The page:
Protect Privileged Credentials in Windows Server 2012 R2 using the Protected Users Group
Many organizations have a proliferation of users holding domain admin credentials or other levels of privileges that go beyond the recommend standard user privileges. While I would always recommend that domain admin accounts should be kept to a minimum and never used for day-to-day computing, support or administrative tasks, it’s also wise to take extra steps to protect privileged accounts when they are released for use. In this Ask the Admin, I’ll describe how to add additional protection to privileged admin accounts in Windows Server 2012 R2.
Windows Server 2012 R2 introduced several new technologies designed to help protect privileged credentials, which includes the Active Directory Protected Users group. New or existing users can be added to this global security group and prevents Windows 8.1 and Windows Server 2012 R2 devices from caching users’ credentials, providing additional protection against password theft. Users logged in to devices that support Protected Users are prevented from using:
- Cached credentials. For example, users cannot log in offline when there is no access to a domain controller.
- The Kerberos ticket-granting ticket (TGT) must be received when users log in and cannot be reissued automatically, preventing the use of long term keys.
- Default credential delegation (CredSSP), which stops credentials from being cached in plain text even if the Allow delegating default credentials policy is set.
- Windows Digest authentication.
- NT LanManager (NTLM) NTOWF, which is a function for generating keys based on user passwords.
Furthermore, if the domain functional level is Windows Server 2012 R2 or higher, Protected Users cannot:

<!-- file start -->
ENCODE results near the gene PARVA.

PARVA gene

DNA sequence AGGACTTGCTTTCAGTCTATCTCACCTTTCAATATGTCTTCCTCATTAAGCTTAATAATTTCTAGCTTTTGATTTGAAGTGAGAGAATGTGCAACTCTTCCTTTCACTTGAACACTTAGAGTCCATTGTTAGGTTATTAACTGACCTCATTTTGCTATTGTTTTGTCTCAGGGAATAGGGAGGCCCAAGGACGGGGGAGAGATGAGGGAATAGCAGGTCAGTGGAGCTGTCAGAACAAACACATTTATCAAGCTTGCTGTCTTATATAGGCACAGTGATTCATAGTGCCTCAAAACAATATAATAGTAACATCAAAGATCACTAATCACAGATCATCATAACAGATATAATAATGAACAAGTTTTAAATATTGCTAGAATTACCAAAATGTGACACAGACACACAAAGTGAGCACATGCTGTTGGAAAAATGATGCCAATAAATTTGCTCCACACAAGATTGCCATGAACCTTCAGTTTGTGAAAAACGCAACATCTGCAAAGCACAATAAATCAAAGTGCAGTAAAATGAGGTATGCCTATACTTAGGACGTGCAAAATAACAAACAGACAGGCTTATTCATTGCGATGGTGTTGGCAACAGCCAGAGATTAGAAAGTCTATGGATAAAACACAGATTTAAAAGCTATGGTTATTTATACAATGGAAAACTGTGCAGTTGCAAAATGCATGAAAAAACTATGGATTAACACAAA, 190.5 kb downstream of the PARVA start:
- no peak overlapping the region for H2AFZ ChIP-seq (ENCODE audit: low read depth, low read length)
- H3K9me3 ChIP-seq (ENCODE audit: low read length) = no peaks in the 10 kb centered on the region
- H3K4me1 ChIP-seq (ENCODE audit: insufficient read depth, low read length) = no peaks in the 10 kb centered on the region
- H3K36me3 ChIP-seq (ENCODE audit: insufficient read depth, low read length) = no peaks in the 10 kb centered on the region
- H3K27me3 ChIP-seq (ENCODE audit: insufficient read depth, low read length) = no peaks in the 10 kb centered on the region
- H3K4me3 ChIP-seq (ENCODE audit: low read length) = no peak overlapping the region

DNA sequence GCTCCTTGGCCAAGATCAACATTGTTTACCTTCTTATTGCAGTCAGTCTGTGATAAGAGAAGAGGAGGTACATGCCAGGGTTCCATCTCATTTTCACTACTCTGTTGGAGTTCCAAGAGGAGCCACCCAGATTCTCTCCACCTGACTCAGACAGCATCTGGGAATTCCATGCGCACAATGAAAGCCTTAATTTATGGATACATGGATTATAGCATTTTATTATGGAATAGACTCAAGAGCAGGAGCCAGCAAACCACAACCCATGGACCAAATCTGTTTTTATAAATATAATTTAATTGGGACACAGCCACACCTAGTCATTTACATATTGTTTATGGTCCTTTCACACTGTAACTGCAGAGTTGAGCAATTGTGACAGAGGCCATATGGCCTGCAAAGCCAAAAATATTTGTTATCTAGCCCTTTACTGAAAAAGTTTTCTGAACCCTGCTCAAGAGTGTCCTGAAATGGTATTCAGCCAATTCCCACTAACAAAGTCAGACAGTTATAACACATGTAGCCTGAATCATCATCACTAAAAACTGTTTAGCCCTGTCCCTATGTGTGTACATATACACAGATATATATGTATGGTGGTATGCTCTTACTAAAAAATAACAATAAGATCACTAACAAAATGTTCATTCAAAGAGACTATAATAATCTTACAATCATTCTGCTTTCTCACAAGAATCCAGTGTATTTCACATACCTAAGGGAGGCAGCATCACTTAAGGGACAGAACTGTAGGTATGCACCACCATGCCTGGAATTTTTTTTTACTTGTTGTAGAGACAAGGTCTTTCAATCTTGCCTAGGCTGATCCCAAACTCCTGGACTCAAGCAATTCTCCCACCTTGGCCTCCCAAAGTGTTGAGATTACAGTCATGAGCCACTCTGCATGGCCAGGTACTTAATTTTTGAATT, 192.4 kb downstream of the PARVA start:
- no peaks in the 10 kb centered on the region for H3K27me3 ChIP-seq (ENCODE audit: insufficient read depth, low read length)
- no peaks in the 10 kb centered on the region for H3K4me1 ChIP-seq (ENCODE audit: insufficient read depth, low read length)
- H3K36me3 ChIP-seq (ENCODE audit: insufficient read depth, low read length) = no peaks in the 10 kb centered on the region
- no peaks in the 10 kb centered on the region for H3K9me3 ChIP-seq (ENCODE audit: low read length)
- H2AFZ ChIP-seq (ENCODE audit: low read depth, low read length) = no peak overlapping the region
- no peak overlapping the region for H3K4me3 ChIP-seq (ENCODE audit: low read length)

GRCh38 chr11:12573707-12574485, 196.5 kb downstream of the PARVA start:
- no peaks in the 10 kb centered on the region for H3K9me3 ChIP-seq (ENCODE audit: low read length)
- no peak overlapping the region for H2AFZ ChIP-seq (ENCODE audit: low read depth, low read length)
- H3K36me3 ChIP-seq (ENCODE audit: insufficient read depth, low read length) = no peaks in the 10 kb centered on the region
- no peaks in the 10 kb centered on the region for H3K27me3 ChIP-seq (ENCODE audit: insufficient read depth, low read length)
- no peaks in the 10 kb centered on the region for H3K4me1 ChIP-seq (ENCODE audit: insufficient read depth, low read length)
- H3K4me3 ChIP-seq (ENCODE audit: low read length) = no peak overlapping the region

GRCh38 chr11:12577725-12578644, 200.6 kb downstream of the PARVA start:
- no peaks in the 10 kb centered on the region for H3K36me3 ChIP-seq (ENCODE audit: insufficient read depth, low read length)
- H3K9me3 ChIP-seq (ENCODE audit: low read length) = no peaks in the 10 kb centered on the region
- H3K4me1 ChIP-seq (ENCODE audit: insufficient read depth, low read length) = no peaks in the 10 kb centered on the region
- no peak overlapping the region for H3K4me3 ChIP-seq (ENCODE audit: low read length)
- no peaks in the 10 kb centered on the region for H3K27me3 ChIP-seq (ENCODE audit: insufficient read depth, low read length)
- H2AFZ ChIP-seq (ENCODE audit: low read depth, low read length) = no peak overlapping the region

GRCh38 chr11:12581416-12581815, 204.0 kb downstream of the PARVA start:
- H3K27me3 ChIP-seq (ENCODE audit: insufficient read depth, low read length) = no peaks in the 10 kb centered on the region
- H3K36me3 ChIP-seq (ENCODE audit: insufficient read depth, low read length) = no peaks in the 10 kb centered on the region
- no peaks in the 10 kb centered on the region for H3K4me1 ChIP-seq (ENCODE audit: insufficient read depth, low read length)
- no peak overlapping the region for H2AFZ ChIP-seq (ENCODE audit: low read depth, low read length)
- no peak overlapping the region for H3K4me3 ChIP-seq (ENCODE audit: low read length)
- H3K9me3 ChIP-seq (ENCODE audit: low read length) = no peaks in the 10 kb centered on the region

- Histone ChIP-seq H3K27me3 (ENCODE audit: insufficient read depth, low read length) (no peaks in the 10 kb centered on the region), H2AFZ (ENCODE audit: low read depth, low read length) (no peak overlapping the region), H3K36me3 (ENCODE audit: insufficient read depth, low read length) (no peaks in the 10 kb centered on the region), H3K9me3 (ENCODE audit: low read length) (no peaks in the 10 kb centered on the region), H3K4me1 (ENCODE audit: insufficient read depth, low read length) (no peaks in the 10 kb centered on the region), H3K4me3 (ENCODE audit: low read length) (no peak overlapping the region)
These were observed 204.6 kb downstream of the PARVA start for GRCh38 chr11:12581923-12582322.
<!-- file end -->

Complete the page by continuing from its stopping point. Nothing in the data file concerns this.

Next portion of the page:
- Renew Kerberos ticket-granting tickets longer than the original four-hour TTL.
- Log in using NTLM.
- Use DES or RC4 for Kerberos pre-authentication.
- Be delegated using constrained or unconstrained delegation.
Additionally, the protections afforded by the Protected Users group are only enabled on domain controllers if the domain functional level is Windows Server 2012 R2 or higher.
Passwords Haven’t Disappeared Yet
123456. Qwerty. Iloveyou. No, these are not exercises for people who are brand new to typing. Shockingly, they are among the most common passwords that end users choose in 2021. Research has found that the average business user must manually type out, or copy/paste, the credentials to 154 websites per month. We repeatedly got one question that surprised us: “Why would I ever trust a third party with control of my network?
Kerberos with Advanced Encryption Standards (AES)
As DES or RC4 ciphers are not supported for Kerberos pre-authentication, AES keys must reside in Active Directory for any users that are members of the Protected Users group. To ensure accounts meet this requirement, all domain controllers should be running Windows Server 2008 or later. Before adding accounts to the Protected Users group, change their passwords to ensure the operation was carried out on a Windows Server 2008 domain controller (or later).
The Protected Users Group
If the Protected Users group doesn’t exist in your domain, then you will need to transfer the PDC emulator Flexible Single Master Operation (FSMO) role to a server running Windows Server 2012 R2. Once the Protected Users group has been created and replicated to all domain controllers in the domain, the PDC emulator FSMO role can be moved back to its original location. For more information on transferring FSMO roles, see Manage Flexible Single Master Operation (FSMO) Roles Using PowerShell on Petri IT Knowledgebase.
Computer and service accounts should not be added to the Protected Users group. Some of the protections provided by Protected Users can be enabled for these accounts by modifying NTLM policies, authentication policies and blocking delegation for accounts in Active Directory.
Users can be added to the Protected Users group using Active Directory Administrative Center (ADAC), Active Directory Users and Computers (ADUC), and PowerShell. There are no workarounds for the protections enabled, so this could potentially lock users out of systems or significantly reduce functionality in some circumstances. As such, before adding users to the Protected Users group, make sure that you carry out testing in a pre-production environment.